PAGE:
In 1841 the Republic of Ireland had a recorded population of 6,528,770, the great majority of whom worked in agriculture and lived in the open countryside. Famine and emigration had reduced this figure to 2,971,677 by the time the first census in the newly independent Free State was taken in 1926. By 1966 in excess of 50 per cent of the recorded population was resident in aggregate urban areas. Since then the people of the fields have become the people of the streets as the census of 2002 placed over 65 per cent of the population in urban areas. Such urbanisation has resulted from major structural changes in employment, In 1950, for example, agriculture sustained 43 per cent of people in employment; 21 per cent and 36 per cent, respectively, were employed in industry and services. In 2004 the comparative proportions of the million people at work were per cent (agriculture), per cent industry and 66 per cent (services). Not surprisingly some two-thirds of the country’s four million population now live in gateway cities. Despite many attempts to equalise spatial disparities in population distribution, Dublin’s primacy remains unassailable. In 2002 the greater Dublin area had a population of over one million as compared to 186,239 for Cork the next largest urban concentration; 86,998 for Limerick city; 66,163 for Galway and 46,736 for Waterford.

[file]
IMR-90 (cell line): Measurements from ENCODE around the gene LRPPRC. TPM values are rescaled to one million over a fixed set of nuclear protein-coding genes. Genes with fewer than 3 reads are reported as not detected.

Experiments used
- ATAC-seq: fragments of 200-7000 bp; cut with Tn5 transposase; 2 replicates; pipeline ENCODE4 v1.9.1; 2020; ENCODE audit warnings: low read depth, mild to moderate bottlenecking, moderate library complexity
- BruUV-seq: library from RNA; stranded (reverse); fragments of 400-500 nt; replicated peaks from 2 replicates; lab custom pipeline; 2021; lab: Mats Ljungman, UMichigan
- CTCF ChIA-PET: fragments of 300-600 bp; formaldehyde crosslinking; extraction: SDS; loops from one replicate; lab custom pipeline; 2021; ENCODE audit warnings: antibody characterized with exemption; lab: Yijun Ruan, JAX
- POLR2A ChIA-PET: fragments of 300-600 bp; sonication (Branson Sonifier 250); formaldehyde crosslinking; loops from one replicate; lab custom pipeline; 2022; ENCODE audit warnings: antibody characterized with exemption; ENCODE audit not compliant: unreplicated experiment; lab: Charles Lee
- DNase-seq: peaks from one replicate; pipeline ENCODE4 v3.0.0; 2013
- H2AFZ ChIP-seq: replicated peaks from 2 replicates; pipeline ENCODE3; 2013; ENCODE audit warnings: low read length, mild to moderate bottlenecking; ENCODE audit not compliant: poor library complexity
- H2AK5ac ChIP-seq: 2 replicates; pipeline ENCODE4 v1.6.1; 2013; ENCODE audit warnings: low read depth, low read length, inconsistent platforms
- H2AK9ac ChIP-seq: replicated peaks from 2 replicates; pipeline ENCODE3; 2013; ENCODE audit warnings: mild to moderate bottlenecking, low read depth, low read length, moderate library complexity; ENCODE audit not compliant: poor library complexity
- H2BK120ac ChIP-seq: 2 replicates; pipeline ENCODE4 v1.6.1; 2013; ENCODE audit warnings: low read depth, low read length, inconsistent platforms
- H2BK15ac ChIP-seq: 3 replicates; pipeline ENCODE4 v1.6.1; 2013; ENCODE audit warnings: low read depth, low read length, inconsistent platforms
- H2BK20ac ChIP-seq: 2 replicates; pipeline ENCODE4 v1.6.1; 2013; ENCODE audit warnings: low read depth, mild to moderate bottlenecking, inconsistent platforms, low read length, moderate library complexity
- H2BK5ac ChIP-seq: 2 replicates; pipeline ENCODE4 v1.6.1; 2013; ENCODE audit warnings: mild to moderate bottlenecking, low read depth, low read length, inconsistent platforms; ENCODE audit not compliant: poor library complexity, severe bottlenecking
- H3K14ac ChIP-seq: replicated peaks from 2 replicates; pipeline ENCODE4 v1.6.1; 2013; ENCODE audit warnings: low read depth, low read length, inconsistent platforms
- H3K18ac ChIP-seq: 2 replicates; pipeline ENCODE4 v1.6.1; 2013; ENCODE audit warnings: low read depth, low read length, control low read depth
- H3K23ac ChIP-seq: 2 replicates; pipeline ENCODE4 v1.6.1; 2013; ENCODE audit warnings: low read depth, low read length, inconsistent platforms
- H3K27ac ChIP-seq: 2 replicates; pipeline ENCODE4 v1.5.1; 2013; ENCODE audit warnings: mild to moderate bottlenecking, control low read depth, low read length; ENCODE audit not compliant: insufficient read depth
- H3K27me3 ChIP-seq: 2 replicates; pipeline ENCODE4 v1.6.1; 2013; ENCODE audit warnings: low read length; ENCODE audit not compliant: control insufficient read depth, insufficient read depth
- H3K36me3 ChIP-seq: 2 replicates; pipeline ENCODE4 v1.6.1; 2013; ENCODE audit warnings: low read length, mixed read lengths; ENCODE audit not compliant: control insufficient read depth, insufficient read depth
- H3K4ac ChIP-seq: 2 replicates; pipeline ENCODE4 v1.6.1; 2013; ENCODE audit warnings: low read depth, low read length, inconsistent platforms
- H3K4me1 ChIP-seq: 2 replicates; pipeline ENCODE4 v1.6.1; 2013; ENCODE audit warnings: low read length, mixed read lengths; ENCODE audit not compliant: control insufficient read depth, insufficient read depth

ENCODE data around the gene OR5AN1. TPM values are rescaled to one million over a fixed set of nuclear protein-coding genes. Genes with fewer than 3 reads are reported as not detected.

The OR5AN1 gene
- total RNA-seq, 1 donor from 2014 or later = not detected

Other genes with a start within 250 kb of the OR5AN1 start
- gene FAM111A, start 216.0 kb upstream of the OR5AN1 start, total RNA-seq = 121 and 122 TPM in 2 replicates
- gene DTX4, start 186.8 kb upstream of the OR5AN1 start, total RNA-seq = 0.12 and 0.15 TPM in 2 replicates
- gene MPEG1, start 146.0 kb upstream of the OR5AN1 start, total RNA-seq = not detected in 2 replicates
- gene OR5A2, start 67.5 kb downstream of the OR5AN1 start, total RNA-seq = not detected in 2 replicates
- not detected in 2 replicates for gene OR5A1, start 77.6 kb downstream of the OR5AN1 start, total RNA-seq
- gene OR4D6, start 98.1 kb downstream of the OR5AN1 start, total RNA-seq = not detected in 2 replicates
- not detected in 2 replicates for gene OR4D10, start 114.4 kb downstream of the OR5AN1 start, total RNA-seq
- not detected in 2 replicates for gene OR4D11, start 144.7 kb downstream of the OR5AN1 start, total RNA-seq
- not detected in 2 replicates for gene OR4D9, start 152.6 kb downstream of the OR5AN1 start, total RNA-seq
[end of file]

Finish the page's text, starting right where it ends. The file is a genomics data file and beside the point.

William Rawn is a graduate of Yale College, Harvard Law School, and the MIT School of Architecture. Rawn has been a GSA Peer since 1998, and served on the MIT Visiting Committee for the Department of Architecture from June 1996 until June 2006. He has also served on the Harvard Graduate School of Design Visiting Committee since 2006, and the Boston Civic Design Commission since 1994. Before becoming an architect, Rawn was an attorney at a large Washington . law firm and served as Assistant Chancellor at the University of Massachusetts Boston campus.
Hodgson is most widely known for two works. The House on the Borderland (1908) is a novel of which H. P. Lovecraft wrote "but for a few touches of commonplace sentimentality [it] would be a classic of the first water ".  The Night Land (1912) is a much longer novel, written in an archaic style and expressing a sombre vision of a sunless far-future world. These works both contain elements of science fiction, although they also partake of horror and the occult . According to critical consensus, in these works, despite his often laboured and clumsy language, Hodgson achieves a deep power of expression which focuses on a sense not only of terror but as well of the ubiquity of potential terror, of the thinness of the invisible boundary between the world of normality and an underlying, unaccountable reality for which humans are not suited.